Among other things, this report made clear that individuals working for or with the CIA had engaged in conduct that neither the agency itself nor the OIG regarded as authorized. The most egregious examples of such conduct included an interrogator’s use of an unloaded handgun and a power drill to threaten a detainee. The report made national headlines and prompted Attorney General Eric Holder to launch a criminal investigation into the CIA’s alleged mistreatment of detainees held overseas.
The ACLU filed another FOIA request in April 2011 seeking any additional OIG reports relating to the CIA’s detention, interrogation, or treatment of individuals apprehended after September 11, 2001, and held at detention facilities outside the United States. The Special Review and news reports had identified at least six more reports analyzing the agency’s overseas detention and interrogation programs. When the CIA failed to produce the requested documents, the ACLU filed a lawsuit to enforce the FOIA request.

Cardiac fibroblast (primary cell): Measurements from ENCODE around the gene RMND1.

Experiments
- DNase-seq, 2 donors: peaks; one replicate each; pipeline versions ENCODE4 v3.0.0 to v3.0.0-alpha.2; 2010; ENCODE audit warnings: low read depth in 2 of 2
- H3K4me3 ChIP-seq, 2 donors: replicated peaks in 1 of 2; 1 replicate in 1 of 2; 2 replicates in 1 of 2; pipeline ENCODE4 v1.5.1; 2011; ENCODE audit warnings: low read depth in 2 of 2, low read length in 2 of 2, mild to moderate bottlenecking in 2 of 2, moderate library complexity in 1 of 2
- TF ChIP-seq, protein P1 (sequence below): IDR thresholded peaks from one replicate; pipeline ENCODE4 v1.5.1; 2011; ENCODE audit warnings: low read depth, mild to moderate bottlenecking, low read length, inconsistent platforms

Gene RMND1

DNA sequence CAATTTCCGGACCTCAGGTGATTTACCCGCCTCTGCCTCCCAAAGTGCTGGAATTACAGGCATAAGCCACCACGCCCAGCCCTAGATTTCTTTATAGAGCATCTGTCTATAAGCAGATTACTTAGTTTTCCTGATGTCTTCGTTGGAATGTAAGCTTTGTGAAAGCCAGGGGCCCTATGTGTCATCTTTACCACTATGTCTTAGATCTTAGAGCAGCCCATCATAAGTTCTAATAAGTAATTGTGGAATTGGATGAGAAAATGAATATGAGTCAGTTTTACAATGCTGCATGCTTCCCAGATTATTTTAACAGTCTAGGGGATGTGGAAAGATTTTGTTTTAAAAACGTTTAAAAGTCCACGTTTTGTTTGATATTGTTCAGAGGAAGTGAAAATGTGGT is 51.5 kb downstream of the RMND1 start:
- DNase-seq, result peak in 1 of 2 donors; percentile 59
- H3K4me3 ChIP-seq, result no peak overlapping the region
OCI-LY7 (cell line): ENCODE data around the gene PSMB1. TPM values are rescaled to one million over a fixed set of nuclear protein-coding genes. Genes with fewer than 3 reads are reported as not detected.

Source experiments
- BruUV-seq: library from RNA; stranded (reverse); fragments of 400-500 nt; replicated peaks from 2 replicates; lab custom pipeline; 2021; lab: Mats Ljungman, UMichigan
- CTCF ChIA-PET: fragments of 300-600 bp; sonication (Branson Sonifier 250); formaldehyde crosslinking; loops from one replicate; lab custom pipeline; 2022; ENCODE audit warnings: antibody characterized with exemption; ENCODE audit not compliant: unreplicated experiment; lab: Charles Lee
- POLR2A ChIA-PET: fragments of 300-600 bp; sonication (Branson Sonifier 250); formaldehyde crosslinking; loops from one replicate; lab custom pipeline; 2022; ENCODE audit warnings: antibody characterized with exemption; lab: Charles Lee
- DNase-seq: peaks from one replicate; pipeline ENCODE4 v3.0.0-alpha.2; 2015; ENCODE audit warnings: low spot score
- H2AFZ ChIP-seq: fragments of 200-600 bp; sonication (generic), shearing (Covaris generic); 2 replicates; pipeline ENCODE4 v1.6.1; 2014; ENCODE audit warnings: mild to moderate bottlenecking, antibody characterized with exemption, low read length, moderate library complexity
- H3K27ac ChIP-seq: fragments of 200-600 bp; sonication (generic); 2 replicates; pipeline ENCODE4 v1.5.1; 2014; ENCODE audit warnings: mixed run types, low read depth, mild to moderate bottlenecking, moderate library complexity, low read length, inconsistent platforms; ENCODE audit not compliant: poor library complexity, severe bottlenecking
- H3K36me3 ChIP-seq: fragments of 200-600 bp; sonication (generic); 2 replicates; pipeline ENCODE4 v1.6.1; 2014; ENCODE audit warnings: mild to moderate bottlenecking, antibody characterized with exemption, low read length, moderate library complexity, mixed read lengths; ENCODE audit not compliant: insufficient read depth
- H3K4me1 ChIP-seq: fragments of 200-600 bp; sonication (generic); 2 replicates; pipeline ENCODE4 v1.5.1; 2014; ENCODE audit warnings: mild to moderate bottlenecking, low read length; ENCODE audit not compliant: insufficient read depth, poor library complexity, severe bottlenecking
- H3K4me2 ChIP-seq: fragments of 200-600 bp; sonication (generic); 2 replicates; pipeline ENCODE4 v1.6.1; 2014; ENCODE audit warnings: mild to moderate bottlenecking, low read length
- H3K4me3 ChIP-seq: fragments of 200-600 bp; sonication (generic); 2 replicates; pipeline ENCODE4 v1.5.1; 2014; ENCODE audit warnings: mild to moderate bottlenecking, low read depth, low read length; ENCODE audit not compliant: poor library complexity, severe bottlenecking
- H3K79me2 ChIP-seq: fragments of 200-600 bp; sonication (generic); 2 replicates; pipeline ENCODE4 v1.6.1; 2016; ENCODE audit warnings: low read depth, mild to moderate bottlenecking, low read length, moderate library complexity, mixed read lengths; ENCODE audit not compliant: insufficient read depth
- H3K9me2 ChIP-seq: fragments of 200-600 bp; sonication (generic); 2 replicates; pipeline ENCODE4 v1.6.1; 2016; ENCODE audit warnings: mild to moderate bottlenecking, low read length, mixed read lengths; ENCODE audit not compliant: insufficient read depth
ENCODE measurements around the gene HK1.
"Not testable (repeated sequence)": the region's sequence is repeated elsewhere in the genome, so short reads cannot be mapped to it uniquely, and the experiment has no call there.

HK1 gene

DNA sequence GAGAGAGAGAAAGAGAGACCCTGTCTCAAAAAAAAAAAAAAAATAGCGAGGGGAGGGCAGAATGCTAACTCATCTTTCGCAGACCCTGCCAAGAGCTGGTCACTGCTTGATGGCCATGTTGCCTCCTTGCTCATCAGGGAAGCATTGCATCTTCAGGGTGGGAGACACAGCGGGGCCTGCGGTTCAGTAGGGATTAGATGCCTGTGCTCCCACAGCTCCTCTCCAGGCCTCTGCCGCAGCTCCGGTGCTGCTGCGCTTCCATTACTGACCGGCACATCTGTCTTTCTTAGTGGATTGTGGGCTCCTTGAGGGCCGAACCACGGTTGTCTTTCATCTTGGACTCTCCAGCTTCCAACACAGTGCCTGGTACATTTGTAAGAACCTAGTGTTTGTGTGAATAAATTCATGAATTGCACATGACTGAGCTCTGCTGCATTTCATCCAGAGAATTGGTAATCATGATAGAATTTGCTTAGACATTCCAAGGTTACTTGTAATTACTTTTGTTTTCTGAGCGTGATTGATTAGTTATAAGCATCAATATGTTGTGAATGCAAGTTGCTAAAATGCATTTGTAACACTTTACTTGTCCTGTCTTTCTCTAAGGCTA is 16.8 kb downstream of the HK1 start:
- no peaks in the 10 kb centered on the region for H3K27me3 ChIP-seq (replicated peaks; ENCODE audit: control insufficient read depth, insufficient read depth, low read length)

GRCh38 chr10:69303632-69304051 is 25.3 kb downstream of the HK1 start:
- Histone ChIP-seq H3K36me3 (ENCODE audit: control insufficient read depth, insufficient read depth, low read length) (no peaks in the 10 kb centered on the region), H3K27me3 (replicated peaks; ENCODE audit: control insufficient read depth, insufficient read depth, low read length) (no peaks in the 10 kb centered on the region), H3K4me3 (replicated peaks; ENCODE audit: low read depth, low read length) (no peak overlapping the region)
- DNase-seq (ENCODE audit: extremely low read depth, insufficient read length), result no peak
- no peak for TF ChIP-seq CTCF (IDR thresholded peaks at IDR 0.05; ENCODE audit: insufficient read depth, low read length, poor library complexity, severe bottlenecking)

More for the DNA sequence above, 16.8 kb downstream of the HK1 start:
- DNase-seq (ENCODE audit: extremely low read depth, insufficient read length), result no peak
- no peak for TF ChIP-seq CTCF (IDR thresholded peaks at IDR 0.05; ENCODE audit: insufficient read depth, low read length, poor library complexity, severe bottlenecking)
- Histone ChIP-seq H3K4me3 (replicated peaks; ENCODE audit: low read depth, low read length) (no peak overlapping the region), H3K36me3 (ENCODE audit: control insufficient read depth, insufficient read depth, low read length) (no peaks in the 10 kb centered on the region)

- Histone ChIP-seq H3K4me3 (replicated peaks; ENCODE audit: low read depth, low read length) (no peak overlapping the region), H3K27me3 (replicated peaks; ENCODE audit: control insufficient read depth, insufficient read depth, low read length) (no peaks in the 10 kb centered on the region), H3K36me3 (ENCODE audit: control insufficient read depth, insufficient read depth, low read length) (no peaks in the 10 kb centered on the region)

Through this litigation, we discovered that the OIG had produced at least 11 additional reports that could shed further light on unlawful CIA interrogation practices and abuse. Although the agency acknowledged the existence of these reports, it withheld each in full under various exemptions in the FOIA law. The ACLU moved for summary judgment, arguing that the CIA’s withholdings of these reports are not allowed under FOIA, and that the American public has a right to know what abuses were committed by our government in the name of national security.